Students and organizations who do not comply with the University’s gathering capacity, mask wearing and social distancing guidelines will face disciplinary action, Dean of Students Allen Groves stressed in a video message to students Saturday. The University has already received reports of “significant non-compliance,” he added, which the University classifies as conduct that “intentionally or recklessly threatens the health or safety of the University community.”
Students are required to limit all gatherings, whether inside or out, to 15 people; wear masks any time they leave their residence, which includes mask-wearing in shared portions of residence hall environments; and to maintain a physical distance of six feet between themselves and others.
These guidelines apply on- and off-Grounds, and students in violation may face sanctioning through the University Judiciary Committee and, in serious cases, suspension, according to Groves. Students who are choosing to learn on-Grounds or live in the local community signed a form that served as an acknowledgement and agreement to comply with public health measures.
Groves cited peer institutions which have taken swift action suspending students who participated in large gatherings. At Virginia Tech, seven students were suspended for off-campus activities that put public health at risk. Purdue University suspended 36 students who attended an off-campus party.
“I need you to understand that we will do the same,” Groves said. “A suspension for violating these public health norms will be immediate and for the full semester at a minimum, with no opportunity to continue your courses in-person or online.”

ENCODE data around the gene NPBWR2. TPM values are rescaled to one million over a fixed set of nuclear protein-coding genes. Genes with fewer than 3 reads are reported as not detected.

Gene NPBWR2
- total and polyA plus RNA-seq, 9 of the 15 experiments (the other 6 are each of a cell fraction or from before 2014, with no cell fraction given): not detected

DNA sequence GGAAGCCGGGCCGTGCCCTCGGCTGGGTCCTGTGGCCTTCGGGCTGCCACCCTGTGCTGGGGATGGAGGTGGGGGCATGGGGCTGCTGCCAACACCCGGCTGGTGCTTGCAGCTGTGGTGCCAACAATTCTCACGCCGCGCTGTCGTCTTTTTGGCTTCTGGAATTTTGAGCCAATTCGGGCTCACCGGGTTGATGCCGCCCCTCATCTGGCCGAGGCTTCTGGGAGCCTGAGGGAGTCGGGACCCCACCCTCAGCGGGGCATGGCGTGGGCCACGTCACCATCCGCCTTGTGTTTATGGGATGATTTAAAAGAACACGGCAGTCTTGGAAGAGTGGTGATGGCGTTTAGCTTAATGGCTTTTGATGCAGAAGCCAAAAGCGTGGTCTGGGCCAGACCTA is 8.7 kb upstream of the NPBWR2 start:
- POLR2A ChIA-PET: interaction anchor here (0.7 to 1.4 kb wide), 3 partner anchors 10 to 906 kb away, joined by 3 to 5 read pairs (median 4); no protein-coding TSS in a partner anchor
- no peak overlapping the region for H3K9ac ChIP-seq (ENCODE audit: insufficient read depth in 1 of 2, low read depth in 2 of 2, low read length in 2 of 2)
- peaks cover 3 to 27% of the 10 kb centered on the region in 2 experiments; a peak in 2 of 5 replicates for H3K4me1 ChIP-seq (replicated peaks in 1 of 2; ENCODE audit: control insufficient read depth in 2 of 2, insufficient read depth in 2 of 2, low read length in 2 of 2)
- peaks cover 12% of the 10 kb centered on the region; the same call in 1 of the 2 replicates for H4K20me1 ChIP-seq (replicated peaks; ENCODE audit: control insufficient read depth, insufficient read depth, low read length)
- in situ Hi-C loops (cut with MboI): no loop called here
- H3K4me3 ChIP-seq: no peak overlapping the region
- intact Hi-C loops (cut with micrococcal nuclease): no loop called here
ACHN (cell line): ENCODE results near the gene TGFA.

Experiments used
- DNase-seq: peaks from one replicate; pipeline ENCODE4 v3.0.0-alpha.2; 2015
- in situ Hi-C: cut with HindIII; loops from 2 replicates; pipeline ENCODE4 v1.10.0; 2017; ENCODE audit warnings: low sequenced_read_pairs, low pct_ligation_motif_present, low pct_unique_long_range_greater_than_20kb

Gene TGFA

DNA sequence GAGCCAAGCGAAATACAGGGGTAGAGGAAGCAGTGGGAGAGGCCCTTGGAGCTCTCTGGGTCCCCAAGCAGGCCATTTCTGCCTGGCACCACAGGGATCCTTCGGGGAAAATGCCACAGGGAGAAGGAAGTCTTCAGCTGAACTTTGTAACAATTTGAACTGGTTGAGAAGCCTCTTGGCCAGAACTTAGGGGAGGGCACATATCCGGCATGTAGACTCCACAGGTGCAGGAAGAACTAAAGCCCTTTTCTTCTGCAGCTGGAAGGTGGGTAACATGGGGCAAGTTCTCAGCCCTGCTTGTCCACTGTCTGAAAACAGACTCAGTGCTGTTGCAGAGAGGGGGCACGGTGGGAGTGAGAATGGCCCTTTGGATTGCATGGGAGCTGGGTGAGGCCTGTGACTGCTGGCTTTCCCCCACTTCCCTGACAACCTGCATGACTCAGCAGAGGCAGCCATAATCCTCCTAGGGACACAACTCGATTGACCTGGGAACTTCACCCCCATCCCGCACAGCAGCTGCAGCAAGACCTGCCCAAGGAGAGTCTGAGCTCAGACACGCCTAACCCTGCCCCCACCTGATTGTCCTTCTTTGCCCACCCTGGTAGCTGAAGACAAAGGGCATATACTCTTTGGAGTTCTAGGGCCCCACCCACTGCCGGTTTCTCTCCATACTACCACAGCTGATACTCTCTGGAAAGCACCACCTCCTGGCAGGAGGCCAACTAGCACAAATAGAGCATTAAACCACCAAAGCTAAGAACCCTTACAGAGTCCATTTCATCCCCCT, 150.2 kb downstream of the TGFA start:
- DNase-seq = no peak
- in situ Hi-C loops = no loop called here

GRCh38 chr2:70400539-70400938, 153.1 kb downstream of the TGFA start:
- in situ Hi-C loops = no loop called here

The University will also enforce actions taken by student groups such as CIOs, club sports teams and Greek life fraternities and sororities, Groves said, which can mean terminating the group’s agreement and affiliation with the University — consequences that will be enforced immediately, not after “a series of warnings or strikes.”
The message comes the weekend before classes begin online Tuesday, which typically marks the annual celebration of Block Party at student houses and apartments along Wertland Street. Last month, Groves criticized students who kept up annual Midsummers festivities this year, calling the behavior “selfish and ignorant.”
“If such behavior continues, we will not make it long into the fall semester before a significant outbreak occurs and we then need to send students home,” Groves wrote following the incident.
The University collects reports of public health guideline violations that are submitted by students, faculty and staff through the COVID-19 Compliance Reporting tab on Just Report It. It also developed a separate reporting portal for soliciting concerns from residents of the larger local community. Community members can submit details of observations, including supporting photos, videos and documents identifying possible violations. The form allows reporters to identify the date, time and location of the incident, as well as the identity of any known participants and a description of their behavior.
"I share your desire to be on-Grounds this fall," Groves concluded. "I miss the energy you bring to this place, and like you, I want us to succeed. So let's step up and do this together."